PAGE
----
While suspending trading in the shares of the non- compliant entity, the stock  exchange(s) shall  send  intimation  of  suspension  to other  stock  exchange(s)  where  the  shares  of  the  non- compliant  entity  are  listed to  ensure  that  the  date  of  suspension  is uniform across all the recognised stock exchange(s).

If the fine is paid before suspension

If the fine is paid within two working days before the proposed date of suspension, the suspension of securities shall not take place and public notice to this effect shall be published on the website of the stock exchange. Other stock exchange shall also be intimated of the same.

Further, the stock exchange shall also intimate the depositories to unfreeze the entire shareholding and security holding of the promoter and promoter group so frozen earlier. However, the shareholding and security holding shall be unfreezed only after one month from the date of compliance.

Post suspension trading

After 15 days of suspension, trading in the shares of the entity may be allowed on a ‘Trade for Trade’ basis. Such trading shall be allowed on the first trading day of every week for 6 months. Necessary instruction in this regard shall be issued by the stock exchange to the trading members.

Part E: Revocation of suspension

When revocation happens?

If the non-compliant entity complies with the requirements and pays the fine post suspension of trading in the shares, the stock exchange shall revoke the suspension and a public notice in this regard shall be displayed on its website informing about the same. The revocation of suspension shall be made after 7 days from the date of the notice and also inform other stock exchanges where the shares of the entity are listed.

Trading post revocation

After such revocation of suspension, the trading of shares shall be permitted only in ‘Trade for Trade’ basis for a period of 7 days from the date of revocation and thereafter, trading in the shares of the entity shall be shifted back to the normal trading category.

Unfreezing of share and security holding of promoter and promoter group

The  stock  exchange(s)  shall  intimate  the  depositories to unfreeze the entire shareholding of the promoter and promoter group in the entity as well as all other securities held in the demat account of the promoter and promoter group, after three months from the date of revocation of the suspension.

Part F: Compulsory delisting of the company

If the non-compliant entity fails to adhere to the requirements of the New Circular or fails to pay the applicable fine within 6 months from the date of suspension, the process of compulsory delisting of the non-compliant listed company will take place which will be commenced by the stock exchanges in accordance with the provisions of the Securities and Exchange Board of India (Delisting of Equity Shares) Regulations, 2009 read with the Securities Contracts (Regulation) Act, 1956, the Securities Contracts (Regulation) Rules, 1957 as amended from time to time.

Conclusion

Evidently, the New Circular is more stringent than the Previous Circulars in many ways. Earlier, only shareholding of the promoters and promoter group in the listed entity were covered for freezing while the New Circular covers other security holding also. Accordingly, this shall include the debt securities, preference shares etc. held in the listed entity as well as in other entities if held in demat form. Further, the Board of Directors has been entrusted with an additional duty to review the compliance status and to provide comments thereon. The non- compliance for 6 months shall also lead to compulsory delisting of the listing entity. Accordingly, the Compliance Officer of the listed entity shall have to observe all these requirements to avoid the stringent consequences.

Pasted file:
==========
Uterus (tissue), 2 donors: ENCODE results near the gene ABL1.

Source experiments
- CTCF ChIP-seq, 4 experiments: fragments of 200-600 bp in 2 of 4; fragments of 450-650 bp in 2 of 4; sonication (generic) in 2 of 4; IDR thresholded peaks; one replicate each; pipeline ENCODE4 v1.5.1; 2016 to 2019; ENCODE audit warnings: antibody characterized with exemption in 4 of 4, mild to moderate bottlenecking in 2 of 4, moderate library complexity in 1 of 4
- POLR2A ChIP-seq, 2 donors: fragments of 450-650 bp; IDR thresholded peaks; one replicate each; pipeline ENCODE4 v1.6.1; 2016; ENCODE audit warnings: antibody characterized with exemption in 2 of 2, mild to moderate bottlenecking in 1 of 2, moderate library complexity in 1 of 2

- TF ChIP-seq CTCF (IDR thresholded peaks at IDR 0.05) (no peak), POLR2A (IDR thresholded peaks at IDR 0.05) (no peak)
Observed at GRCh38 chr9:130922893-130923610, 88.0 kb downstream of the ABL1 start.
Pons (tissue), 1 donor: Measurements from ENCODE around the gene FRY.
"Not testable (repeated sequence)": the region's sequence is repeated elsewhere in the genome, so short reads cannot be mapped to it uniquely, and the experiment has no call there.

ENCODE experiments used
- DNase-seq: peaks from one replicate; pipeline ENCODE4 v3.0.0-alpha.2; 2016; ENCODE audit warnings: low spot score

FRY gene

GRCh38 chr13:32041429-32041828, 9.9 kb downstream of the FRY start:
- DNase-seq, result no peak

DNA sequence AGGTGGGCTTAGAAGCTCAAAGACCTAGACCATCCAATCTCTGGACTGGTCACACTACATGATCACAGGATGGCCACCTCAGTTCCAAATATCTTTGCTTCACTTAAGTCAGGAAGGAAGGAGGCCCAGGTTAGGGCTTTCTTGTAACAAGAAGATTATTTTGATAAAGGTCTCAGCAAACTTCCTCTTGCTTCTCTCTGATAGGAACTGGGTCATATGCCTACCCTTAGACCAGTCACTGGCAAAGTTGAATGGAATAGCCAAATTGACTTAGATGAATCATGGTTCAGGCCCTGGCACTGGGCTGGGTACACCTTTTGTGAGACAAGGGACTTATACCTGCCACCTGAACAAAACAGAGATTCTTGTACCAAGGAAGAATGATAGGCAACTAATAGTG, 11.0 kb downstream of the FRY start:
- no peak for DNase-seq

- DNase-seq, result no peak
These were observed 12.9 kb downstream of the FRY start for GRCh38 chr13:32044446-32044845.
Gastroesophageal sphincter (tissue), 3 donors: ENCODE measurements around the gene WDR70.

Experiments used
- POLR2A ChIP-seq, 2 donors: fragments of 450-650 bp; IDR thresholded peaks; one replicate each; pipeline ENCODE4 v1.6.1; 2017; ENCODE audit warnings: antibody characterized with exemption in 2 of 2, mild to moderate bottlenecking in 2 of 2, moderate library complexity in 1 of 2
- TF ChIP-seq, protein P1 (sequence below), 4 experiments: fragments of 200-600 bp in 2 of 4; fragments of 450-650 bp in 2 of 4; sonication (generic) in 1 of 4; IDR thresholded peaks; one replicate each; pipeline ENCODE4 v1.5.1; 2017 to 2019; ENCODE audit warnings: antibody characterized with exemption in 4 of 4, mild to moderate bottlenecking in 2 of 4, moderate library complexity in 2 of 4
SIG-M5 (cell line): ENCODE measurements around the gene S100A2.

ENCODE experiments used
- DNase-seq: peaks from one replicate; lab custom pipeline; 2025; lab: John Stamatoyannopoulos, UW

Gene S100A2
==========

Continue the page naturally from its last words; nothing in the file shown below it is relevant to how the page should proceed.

[1] https://www.sebi.gov.in/legal/circulars/may-2018/non-compliance-with-provisions-of-sebi-listing-obligations-and-disclosure-requirements-regulations-2015-and-standard-operating-procedure-for-suspension-and-revocation-of-trading-of-specified-securi-_38841.html

[2] https://www.nseindia.com/content/equities/SEBI_Circ_30112015_6.pdf

[3] https://www.nseindia.com/content/equities/SEBI_Circ_26102016.pdf

[4] https://scores.gov.in/scores/Docs/Circular%20-%20Redressal%20of%20Investor%20Grievances%20through%20SCORES.pdf

ROC goes fishing for companies with subsidiaries beyond two layers

Munmi Phukon, Principal Manager, Vinod Kothari & Company (corplaw@vinodkothari.com)

The country had witnessed the bulk of show cause notices sent to companies last year seeking evidence on their CSR expenditure, reporting, disclosure etc., though the Ministry’s stand on such notices and replies thereof is not yet known. After CSR, MCA has now seemed to shift its surveillance to the layers of Indian companies and recently started issuing show cause notices to the companies. As claimed in such notice itself, the basis of the same is the annual return filed by the companies. What concerns the most at this time is that, when most of the companies in the country are busy with convening the ensuing AGMs, the preparation/ documentation of bulky reports, aligning themselves with the recent amendments made in the corporate laws, be it the Companies (Amendment) Act, 2017 or the Listing Regulations, the show cause notice is posing as an additional burden. Read more